My client was animated as I had ever seen her. She was in my office telling me of her frustration with her IT project counterpart. She and her User Acceptance Test team had been working long hours for two weeks straight, trying to meet a project deadline.
The IT lead assigned to her was pressuring her to finish her testing; but she was dependent on certain setup items from him, in order for her testers to complete their job. That morning, as the deadline loomed, she had been calling him incessantly for two hours, to come to the test lab to perform the setup. He finally got back to her, “I can’t come now. I’m in a meeting.”
She no sooner hung up with him, when she saw him through the window in her office casually strolling to lunch with three of his buddies. Incensed, she called him again. She could see him look at his phone, and then bury it back into his coat pocket letting it ring.
She was now in my office, frustrated beyond measure. It had been over an hour and he had not yet returned from lunch. She felt the responsibility of completing the testing on time, but was hopelessly at a standstill without his assistance.
Where do so many consultants go wrong? It’s in situations like this. The business test lead felt that the IT lead had been deflecting responsibility for making the project deadline onto her team. She felt that his team was taking their time, and then “jamming” her testers with significant functionality to be tested at the last minute. Worst of all, she did not feel supported by the development team.
Where can consultants do well? When working towards a common goal, a true consultant is the prime example for accepting and executing responsibility. A true consultant works side by side with his or her client, and they cross the finish line together.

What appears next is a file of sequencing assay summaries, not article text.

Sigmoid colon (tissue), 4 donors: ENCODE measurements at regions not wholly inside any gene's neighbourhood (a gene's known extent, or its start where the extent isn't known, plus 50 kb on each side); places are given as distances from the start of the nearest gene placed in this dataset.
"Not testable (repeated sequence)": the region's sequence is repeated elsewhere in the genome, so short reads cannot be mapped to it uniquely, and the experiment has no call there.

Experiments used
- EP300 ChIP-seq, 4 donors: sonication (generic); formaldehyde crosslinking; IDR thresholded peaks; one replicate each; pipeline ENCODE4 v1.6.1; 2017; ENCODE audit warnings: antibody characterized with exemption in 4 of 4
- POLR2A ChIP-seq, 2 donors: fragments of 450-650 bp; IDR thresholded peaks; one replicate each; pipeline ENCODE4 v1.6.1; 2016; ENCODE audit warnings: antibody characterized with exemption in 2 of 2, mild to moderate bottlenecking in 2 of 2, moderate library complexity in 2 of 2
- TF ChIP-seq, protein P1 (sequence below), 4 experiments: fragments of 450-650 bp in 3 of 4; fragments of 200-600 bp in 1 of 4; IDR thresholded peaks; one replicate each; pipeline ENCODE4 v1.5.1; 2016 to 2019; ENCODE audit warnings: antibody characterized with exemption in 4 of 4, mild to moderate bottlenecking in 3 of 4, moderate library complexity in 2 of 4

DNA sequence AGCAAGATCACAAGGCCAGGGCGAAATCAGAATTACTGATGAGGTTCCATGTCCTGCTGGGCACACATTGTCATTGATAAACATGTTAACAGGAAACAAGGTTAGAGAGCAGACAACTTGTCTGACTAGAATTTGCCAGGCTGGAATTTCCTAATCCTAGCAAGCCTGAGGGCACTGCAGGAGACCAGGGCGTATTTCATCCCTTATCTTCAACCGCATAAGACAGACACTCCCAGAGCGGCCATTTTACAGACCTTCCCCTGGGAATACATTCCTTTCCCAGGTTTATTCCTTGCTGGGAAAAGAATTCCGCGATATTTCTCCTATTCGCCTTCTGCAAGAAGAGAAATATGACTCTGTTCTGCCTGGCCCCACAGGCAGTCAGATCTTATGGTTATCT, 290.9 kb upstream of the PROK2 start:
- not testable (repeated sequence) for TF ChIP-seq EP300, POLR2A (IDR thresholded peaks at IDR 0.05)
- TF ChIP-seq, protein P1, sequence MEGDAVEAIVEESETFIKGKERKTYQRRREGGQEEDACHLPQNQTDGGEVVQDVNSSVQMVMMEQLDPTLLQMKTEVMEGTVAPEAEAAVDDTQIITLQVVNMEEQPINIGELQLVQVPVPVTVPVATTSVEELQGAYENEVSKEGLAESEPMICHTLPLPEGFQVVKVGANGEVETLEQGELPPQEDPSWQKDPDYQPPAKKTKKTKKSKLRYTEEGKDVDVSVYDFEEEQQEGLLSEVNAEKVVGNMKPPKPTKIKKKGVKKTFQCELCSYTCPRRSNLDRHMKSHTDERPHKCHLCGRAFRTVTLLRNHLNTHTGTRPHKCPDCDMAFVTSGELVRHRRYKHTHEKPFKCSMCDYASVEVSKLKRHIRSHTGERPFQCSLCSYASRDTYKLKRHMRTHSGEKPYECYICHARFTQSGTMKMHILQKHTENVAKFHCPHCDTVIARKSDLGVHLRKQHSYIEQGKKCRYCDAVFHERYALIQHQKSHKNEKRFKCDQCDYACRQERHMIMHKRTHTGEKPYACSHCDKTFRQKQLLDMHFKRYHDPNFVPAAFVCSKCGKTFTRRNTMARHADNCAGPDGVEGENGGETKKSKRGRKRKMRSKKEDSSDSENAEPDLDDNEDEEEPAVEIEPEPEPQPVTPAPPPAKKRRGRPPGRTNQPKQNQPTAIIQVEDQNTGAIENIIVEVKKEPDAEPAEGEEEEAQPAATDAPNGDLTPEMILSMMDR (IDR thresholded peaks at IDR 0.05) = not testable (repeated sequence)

[If you’re looking for an upbeat keynote speaker, an experienced seminar leader, an on-site project management coach, or an expert in project oversight and IV&V, you need look no further. Contact Merv to help guarantee your project delivery success.]
www.ElitePMStrategies.com • The Human Aspects of Project Management • Copyright ©2013-2014. All rights reserved.
Permission to reprint all or part of this article in your magazine, e-zine, website, blog, or organization newsletter is hereby GRANTED, provided: 1. You give full attribution to the author; 2. The website link to www.ElitePMStrategies.com is clickable (LIVE), and 3. You leave all details intact (i.e. links, author's names etc.).
Latest posts by Merv Jersak (see all)
- The Olympics of Project Management – Control and Balance - February 12, 2014
- The Olympics of Project Management – Unstoppable Performance - February 11, 2014
- The Olympics of Project Management – Competing with the “Big Guys” - February 10, 2014